Nature Directs Us for Best Design

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Holy Wellington, Bat Man, the winds have wreaked havoc on Whanganui holiday-makers and on our recently groomed local beach. On the heals of what has been called the windiest October in decades we’ve been hit by another blast in late December/early January.

This tumultuousness appears to exhibit what has been observed by climate researchers, such as Jennifer Francis of Rutgers University (USA): The hotter the world’s climate gets, the more energetic its weather tends to become.

The good news is that eco-design can address this to a certain degree. The bad news is that non-eco-design is likely to fail with greater frequency over time.

One essential part of the eco-design process is looking for patterns in nature. This can be as simple and predictable as morning and evening sun angles during winter and summer.

For a passive solar building, the aim is to allow winter sunlight to penetrate deep inside the structure while preventing direct summer sunlight from entering. Along with the strategic placement of windows, something as simple as eaves can achieve these aims.

Other patterns in nature are slightly more difficult to observe, but still obvious to those who engage eco-design habits of mind. For example, part of the permaculture design process is called a sector analysis, which includes identifying the directions of both the prevailing winds and strong seasonal winds.

There are lots of ways to find out this information: live in a place for a year; do some research on the internet; ask trustworthy locals; look for sub-patterns in nature that reflect wind direction.

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In Castlecliff it is fairly easy to ascertain the direction of prevailing winds. One way is to look at the pattern of trees listing to leeward. On our section we have a large willow that grows 30-degrees from vertical, leaning away from the northwest as shown in the photo. To quote Paul McCartney (and Wings), “The willow turns its back on inclement weather; if he can do it, we can do it.”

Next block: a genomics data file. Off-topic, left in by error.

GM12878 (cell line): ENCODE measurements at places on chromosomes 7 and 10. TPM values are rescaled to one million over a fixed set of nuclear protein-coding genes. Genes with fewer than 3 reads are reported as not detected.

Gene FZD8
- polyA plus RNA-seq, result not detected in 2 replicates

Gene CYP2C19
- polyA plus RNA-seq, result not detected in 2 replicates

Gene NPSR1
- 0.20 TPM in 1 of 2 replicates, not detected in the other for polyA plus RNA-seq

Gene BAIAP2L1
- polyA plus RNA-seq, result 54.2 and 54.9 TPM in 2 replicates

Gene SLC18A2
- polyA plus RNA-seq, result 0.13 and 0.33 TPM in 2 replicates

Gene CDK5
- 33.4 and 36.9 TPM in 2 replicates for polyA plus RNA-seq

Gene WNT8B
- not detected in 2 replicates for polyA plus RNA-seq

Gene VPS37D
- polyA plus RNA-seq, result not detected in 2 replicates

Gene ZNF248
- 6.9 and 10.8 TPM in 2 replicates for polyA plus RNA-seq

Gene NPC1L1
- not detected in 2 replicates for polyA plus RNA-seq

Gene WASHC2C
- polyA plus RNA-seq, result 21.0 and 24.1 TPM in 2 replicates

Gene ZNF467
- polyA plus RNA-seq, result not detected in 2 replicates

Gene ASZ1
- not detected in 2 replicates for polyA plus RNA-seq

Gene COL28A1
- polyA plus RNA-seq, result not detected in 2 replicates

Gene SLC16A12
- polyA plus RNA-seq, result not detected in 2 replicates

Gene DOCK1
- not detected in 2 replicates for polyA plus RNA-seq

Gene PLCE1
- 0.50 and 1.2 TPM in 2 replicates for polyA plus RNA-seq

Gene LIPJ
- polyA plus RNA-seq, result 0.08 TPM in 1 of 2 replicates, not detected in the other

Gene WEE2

Another way is to go to the beach and look at patterns in the sand. The photo shows small ridges that form perpendicular to the wind as well as scour marks that run parallel to the wind and appear to converge at a “vanishing point” in front of Duncan Pavilion.

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While part of eco-design is recognizing patterns in nature, and part of it is working with nature, another part is protecting human constructions from its destructive power. An easy example of this is the New Zealand Building Code’s strict rules on weather-tightness, and earthquake and wind resistance.

Another example is protecting fruit trees and vegetable gardens from coastal winds. We have spent many hundreds of dollars on wind protection on our section. Almost all fruit trees – even those that are marketed as tolerant of sea winds – need a certain level of wind protection to thrive or even survive.

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This is clearly evident at one poorly designed community garden in Castlecliff that lacks wind protection, and where roughly half of the fruit trees have died. Planting a tree without adequate site preparation is neither eco nor thrifty.

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It is hoped that the advice in this column will inspire others to engage in eco-design habits of mind that will result in a healthier, happier, more resilient community for us to share. Again, quoting McCartney and Wings, “With a little luck we can make this whole damn thing work out.”

Peace, Estwing

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